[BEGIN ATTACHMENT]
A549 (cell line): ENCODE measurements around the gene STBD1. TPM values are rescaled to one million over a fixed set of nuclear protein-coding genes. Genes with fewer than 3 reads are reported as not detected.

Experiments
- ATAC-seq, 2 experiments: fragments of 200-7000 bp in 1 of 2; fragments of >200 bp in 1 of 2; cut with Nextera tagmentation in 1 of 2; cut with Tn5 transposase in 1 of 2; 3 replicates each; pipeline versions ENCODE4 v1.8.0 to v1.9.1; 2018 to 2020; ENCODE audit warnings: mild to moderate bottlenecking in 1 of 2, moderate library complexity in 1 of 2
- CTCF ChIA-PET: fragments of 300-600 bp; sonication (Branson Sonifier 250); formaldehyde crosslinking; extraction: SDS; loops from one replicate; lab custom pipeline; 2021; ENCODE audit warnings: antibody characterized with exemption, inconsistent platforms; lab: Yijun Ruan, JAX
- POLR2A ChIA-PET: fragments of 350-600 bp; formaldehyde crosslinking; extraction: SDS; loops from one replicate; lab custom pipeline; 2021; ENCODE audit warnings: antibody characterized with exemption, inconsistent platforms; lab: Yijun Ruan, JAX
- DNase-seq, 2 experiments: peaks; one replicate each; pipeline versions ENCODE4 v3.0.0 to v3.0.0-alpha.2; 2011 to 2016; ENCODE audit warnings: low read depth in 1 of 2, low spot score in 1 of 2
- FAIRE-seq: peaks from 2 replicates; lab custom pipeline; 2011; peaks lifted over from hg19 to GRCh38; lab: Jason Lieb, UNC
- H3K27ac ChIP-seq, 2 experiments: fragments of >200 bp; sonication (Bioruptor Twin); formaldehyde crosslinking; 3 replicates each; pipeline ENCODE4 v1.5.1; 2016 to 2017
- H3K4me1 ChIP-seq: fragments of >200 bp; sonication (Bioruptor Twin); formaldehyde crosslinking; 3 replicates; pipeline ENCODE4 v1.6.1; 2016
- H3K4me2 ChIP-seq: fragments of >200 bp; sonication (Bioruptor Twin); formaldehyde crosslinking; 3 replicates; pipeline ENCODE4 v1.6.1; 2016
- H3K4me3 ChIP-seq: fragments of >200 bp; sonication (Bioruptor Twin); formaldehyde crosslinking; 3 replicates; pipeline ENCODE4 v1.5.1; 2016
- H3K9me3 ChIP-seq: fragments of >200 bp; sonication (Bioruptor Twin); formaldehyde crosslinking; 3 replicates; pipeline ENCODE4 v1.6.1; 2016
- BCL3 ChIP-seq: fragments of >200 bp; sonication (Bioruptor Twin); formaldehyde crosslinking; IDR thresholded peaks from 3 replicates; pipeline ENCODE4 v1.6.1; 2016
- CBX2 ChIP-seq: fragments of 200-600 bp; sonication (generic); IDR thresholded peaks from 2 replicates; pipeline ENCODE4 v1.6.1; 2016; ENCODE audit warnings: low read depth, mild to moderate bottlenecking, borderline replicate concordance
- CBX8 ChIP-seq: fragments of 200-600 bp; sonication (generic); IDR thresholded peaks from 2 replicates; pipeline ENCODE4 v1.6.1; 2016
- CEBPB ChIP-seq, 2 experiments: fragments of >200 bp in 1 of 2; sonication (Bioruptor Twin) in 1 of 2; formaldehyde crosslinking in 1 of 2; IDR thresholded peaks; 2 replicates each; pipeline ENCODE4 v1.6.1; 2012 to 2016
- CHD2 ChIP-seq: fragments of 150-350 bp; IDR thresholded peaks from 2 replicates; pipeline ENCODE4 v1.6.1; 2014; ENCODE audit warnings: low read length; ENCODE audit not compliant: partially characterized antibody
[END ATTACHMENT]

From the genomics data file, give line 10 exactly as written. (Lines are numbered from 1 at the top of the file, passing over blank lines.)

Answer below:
- H3K4me2 ChIP-seq: fragments of >200 bp; sonication (Bioruptor Twin); formaldehyde crosslinking; 3 replicates; pipeline ENCODE4 v1.6.1; 2016